EDITOR'S NOTE: This is a part of a series of stories on how mayor and council hopefuls would address various municipal issues
It had been almost 30 years since Kay - the lady who is now John Harris’s wife - had been in downtown Manteca.
The City Councilman wanted to surprise Kay and drove her to the landscaped municipal parking lot in the 100 block of South Grant Street and asked her to close her eyes.
He then walked her a half block with her eyes closed and then asked her to open them.
“My god, it’s beautiful,” Harris recalls her saying.
When he asked if she knew what the building was before her, she said she didn’t.
After they went inside and looked around she knew where she was - the inside of the old El Rey Theater that now houses Kelley Brothers Brewing Co.
That anecdote illustrates Harris’ view of downtown.
“There have been a lot of changes for the better downtown,” Harris who is seeking a fifth term on the Manteca City Council in the Nov. 2 election.
Harris disagrees with those who say there haven’t been improvements downtown or that the city hasn’t been investing money. A short list includes:
•The $250,000 redevelopment agency loan that made the conversion of the burned out El Rey shell into a brewery possible that has been repaid complete with 6 percent interest.
•The streetscape improvements that replaced aging 1950s light standards with an antique design plus added streetscape ranging from decorative walks to planters.
•The interactive water play feature at Library Park plus restrooms and tot playground that didn’t exist before.
•The RDA partnership that has helped bring 10 murals to the downtown area.
•Trees that are providing shade and aesthetics that replaced those that were stunted that were planted in the 1980s.
•Decorative crosswalk pavers that replaced previous ones that were put in place improperly two decades ago.
•The mini-plaza on Maple Avenue as well as the veterans’ plaza in front of the American Legion Post Hall.
That is on top of other private sector investment including the conversion of the Manteca mortuary into a nicely landscaped day spa, the Rocky Mountain Chocolate Factory, the renovation of the brick buildings on Pierce Avenue that house a Chinese restaurant and sports bar, plus numerous storefront upgrades.
But it is the $2 million private sector investment coupled with the $250,000 RDA loan that Harris points to as the “linchpin” project that started downtown evolving into what it is today.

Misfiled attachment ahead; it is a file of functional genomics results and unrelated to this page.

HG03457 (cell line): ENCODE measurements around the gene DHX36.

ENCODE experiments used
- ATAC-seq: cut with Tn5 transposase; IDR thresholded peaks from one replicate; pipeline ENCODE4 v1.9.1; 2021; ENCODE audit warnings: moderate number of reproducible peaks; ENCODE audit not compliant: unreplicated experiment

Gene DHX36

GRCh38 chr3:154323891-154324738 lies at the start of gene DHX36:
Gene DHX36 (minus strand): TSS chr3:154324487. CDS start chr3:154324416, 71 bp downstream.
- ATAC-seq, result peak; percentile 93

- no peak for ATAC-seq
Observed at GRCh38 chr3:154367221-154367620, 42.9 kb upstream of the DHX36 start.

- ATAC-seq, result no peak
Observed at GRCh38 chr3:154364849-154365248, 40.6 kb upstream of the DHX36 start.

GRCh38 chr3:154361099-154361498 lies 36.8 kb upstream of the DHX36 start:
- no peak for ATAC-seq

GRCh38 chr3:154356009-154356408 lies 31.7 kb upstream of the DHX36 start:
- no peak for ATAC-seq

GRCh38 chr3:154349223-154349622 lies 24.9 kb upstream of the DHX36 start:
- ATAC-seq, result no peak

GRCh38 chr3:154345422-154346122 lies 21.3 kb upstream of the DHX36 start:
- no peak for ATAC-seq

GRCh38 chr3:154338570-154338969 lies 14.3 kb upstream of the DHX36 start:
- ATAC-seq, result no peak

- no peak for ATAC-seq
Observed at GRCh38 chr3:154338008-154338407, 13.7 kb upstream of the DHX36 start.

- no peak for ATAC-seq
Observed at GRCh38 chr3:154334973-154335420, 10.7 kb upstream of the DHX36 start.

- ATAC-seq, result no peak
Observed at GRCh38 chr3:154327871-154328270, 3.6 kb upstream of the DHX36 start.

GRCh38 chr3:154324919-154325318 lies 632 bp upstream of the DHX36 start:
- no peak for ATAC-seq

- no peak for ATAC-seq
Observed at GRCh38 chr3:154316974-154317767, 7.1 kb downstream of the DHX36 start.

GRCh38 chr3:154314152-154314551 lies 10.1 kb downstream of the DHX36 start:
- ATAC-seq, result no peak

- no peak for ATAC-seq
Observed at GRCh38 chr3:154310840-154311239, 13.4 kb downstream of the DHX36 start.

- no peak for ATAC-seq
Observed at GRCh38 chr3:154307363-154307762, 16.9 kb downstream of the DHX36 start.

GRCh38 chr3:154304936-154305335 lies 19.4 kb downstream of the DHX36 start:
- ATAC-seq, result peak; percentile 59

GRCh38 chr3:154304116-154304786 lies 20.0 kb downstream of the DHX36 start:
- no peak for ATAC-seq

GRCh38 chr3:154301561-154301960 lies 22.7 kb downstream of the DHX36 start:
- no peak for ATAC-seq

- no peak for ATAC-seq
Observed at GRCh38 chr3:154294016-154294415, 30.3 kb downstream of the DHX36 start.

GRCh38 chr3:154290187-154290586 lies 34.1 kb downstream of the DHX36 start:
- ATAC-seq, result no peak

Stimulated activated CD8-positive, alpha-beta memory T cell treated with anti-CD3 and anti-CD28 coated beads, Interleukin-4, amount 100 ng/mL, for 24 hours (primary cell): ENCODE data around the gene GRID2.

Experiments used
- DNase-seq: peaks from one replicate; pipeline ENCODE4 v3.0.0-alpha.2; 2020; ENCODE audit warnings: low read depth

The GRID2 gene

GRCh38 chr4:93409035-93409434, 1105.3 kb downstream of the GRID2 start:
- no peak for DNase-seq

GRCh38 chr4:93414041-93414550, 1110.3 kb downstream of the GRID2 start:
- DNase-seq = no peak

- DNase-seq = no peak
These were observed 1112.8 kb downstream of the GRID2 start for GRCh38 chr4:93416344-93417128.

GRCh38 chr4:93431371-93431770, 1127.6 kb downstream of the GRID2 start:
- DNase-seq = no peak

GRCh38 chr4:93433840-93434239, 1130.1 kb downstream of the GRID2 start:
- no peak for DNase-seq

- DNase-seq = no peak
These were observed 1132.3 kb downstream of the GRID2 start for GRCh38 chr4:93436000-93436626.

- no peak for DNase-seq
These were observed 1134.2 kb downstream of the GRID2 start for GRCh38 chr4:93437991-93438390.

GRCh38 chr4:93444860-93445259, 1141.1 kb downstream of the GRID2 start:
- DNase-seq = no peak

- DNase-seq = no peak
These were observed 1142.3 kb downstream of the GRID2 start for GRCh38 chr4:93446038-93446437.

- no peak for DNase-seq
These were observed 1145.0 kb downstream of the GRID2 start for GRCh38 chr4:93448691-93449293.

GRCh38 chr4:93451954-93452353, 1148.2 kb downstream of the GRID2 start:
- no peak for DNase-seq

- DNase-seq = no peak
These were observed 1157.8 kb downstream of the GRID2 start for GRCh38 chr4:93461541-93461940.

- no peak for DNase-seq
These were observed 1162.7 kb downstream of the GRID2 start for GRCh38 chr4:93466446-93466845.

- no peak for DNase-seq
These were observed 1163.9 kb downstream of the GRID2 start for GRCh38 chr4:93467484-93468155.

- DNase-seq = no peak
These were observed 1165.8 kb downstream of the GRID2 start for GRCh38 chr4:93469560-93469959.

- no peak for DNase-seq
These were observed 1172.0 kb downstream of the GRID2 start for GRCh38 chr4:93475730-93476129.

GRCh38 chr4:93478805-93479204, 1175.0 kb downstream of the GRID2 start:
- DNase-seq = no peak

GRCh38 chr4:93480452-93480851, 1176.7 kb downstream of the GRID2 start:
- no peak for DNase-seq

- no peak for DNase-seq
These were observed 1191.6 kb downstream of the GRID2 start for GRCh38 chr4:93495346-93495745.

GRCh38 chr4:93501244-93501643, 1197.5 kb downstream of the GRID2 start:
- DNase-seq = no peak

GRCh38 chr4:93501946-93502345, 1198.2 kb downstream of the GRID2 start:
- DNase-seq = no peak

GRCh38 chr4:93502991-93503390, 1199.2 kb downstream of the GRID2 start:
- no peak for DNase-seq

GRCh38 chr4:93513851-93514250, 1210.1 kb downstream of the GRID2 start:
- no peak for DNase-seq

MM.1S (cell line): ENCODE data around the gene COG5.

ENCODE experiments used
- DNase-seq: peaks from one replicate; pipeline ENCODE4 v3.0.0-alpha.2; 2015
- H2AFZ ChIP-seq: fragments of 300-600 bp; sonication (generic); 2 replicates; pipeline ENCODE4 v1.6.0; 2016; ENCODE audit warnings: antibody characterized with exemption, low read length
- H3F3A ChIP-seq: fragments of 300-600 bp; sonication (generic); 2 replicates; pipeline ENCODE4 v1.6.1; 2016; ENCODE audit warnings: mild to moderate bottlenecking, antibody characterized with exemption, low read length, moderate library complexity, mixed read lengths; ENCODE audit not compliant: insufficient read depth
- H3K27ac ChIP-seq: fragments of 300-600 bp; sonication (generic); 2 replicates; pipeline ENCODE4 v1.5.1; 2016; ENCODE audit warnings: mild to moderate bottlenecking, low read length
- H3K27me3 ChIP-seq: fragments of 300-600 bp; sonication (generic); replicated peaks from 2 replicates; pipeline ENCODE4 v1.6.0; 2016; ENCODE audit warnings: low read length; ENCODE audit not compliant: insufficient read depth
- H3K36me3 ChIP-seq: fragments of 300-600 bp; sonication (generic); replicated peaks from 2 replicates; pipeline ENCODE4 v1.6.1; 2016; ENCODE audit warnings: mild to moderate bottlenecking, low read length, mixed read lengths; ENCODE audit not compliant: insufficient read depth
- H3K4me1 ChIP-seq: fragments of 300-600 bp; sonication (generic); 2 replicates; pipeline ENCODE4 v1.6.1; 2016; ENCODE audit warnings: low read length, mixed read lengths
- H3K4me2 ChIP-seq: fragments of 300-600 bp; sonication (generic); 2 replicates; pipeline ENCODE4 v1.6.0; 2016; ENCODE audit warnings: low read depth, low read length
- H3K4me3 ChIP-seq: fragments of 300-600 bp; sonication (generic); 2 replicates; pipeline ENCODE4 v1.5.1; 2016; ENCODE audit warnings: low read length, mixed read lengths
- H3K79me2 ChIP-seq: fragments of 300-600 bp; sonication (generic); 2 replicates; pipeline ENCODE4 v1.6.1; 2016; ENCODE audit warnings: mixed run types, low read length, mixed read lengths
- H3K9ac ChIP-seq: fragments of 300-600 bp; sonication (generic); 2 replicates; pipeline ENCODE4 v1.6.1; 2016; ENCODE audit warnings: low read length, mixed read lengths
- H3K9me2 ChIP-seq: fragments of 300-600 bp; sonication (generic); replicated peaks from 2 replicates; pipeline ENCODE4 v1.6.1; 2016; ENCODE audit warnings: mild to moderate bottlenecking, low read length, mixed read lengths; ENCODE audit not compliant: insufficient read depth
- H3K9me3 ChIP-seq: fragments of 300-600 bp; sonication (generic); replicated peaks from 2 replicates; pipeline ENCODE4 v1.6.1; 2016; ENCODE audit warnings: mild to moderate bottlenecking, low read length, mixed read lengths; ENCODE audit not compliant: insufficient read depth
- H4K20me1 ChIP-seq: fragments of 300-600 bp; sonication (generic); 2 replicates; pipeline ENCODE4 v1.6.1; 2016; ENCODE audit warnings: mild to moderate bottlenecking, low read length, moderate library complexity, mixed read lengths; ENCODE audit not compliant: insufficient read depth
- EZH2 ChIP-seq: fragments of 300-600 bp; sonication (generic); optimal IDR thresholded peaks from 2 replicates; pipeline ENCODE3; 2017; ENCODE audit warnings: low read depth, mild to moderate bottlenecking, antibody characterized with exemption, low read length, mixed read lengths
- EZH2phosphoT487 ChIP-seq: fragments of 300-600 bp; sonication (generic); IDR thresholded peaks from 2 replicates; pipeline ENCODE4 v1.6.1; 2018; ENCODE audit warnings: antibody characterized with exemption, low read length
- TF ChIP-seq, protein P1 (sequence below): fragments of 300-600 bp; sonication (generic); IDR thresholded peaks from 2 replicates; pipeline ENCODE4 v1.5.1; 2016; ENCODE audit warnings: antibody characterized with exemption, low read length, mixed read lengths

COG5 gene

It was at the El Rey that Harris had his first job as an eighth grader taking tickets on Saturday for owner George Peters Sr. His pay was a free ticket to see the movie and a bag of popcorn.
Today Harris dines at Kelley Brothers. It is one of a number of downtown Manteca businesses he patronizes for everything from his hair cut to buying office supplies, and having portraits taken.
Harris believes downtown is slowly evolving. Attempts to speed it up much may prove problematic as there aren’t large parcels of land available.
He is confident the best way is to continue investment municipal funds where it makes since but not to expect major changes overnight.
“I takes time for things to change,” Harris noted.
This fall two major improvements are scheduled to move forward. One is the transit station with 100 parking spaces at Moffat Boulevard and Main Street and the other is the expansion of Library Park by ripping out segments of two streets. A new gazebo complete with amphitheatre-style seating will be among the improvements.
He noted the transit station is part of the 2020 Vision Task Force proposal that he took to heart.
He also considers the slow transformation of the Moffat Boulevard corridor key to changing downtown for the better.
In the past five years trees have been planted along the Tidewater segment, curbs and gutters as well as sidewalks added, the BMX track and Spreckels Recreation Park added, and a slow but sure clean-up of rundown property. The city this summer will repave Moffat from Austin Road to Main Street.
Harris believes the transit station - when coupled with the Crossroads Grace Community Church - will provide perfect anchors for Moffat to encourage improvements between the two of them.
As for downtown’s boundaries, he believes as Manteca grows it should be defined as the corridors of Yosemite Avenue between Highway 99 and Lathrop as well as Main Street from Lathrop Road to the Highway 120 Bypass plus parts of Center Street.
Such a definition takes into account Manteca is growing and that those two corridors serve to connect the four corners of the community.